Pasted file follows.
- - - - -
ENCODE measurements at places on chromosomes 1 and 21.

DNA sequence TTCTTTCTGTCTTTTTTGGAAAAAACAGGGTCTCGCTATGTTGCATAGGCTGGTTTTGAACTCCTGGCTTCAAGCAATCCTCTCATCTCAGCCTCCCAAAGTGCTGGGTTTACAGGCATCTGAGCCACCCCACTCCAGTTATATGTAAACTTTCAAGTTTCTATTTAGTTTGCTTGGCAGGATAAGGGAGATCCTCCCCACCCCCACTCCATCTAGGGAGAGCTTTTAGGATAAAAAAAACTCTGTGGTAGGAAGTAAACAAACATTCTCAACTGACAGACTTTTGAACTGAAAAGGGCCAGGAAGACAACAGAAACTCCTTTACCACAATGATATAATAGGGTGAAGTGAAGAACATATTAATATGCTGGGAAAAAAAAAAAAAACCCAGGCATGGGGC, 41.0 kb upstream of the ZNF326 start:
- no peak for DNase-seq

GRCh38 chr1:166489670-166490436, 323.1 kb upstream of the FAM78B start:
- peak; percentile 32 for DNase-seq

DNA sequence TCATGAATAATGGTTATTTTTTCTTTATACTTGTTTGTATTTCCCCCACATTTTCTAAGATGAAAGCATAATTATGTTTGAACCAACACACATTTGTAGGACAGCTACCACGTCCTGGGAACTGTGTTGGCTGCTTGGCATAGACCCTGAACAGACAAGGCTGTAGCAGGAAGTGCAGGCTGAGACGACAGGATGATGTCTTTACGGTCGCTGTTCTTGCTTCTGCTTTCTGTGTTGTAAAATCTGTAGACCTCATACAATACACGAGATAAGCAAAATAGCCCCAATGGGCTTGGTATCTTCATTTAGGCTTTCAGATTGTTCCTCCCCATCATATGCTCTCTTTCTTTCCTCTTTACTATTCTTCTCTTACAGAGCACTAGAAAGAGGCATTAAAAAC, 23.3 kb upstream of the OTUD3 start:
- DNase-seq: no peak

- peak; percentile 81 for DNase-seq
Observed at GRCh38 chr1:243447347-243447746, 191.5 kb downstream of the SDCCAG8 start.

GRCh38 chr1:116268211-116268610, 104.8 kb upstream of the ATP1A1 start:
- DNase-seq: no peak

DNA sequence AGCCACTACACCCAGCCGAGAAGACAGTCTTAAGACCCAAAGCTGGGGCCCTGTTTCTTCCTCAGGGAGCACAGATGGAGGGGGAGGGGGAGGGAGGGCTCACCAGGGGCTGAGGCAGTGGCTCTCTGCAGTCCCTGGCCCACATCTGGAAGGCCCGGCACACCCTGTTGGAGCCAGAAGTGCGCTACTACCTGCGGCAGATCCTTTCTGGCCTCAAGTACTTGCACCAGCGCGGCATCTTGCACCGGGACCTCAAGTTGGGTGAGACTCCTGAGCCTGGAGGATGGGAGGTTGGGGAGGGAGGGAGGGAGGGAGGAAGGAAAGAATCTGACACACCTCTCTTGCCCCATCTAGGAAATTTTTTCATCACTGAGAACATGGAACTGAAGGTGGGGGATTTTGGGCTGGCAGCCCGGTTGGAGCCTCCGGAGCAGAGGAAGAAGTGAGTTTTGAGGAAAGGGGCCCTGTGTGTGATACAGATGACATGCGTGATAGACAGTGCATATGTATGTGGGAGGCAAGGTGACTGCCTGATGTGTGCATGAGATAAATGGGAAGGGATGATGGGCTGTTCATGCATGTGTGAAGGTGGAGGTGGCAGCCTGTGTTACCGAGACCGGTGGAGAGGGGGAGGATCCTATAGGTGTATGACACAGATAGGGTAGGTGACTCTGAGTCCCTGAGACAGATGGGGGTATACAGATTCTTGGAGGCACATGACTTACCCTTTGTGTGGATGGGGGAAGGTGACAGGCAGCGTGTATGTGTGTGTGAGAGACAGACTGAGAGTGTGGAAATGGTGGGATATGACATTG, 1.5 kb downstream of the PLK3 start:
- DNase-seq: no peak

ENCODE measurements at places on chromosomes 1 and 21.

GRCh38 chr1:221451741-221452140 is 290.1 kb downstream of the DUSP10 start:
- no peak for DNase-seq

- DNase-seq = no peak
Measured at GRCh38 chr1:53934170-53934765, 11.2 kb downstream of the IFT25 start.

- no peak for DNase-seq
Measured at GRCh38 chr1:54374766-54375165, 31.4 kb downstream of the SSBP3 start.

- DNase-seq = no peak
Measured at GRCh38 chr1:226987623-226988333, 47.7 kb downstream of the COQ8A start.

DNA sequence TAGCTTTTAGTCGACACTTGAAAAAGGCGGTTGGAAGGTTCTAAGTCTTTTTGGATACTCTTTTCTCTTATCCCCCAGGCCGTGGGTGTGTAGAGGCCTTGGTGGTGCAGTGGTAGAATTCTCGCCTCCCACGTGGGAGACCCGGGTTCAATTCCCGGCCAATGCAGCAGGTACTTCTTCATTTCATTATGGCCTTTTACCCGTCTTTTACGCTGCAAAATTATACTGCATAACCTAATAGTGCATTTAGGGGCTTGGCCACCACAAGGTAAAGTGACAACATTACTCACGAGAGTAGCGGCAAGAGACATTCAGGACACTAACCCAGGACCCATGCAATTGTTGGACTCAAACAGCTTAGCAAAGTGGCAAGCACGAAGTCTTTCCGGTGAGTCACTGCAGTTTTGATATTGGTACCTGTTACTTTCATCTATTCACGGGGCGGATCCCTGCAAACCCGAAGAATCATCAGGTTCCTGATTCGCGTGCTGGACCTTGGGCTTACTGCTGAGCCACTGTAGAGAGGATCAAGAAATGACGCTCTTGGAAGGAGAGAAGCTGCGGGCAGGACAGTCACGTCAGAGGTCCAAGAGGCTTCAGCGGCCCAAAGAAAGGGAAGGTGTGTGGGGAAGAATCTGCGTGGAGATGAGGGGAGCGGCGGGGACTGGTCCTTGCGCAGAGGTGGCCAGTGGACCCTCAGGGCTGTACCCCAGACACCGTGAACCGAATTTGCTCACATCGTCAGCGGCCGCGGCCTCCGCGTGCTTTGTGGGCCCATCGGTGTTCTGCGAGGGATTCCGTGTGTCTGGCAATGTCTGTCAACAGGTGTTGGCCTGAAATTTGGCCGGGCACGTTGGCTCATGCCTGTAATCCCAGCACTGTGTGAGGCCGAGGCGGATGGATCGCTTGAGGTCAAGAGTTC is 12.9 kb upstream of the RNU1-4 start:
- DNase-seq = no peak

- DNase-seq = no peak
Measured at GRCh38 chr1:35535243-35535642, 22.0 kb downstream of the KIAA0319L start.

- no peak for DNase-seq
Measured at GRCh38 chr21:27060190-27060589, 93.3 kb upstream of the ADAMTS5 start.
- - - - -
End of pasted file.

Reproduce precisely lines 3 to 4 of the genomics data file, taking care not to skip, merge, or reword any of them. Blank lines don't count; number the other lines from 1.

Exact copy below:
- no peak for DNase-seq

GRCh38 chr1:166489670-166490436, 323.1 kb upstream of the FAM78B start: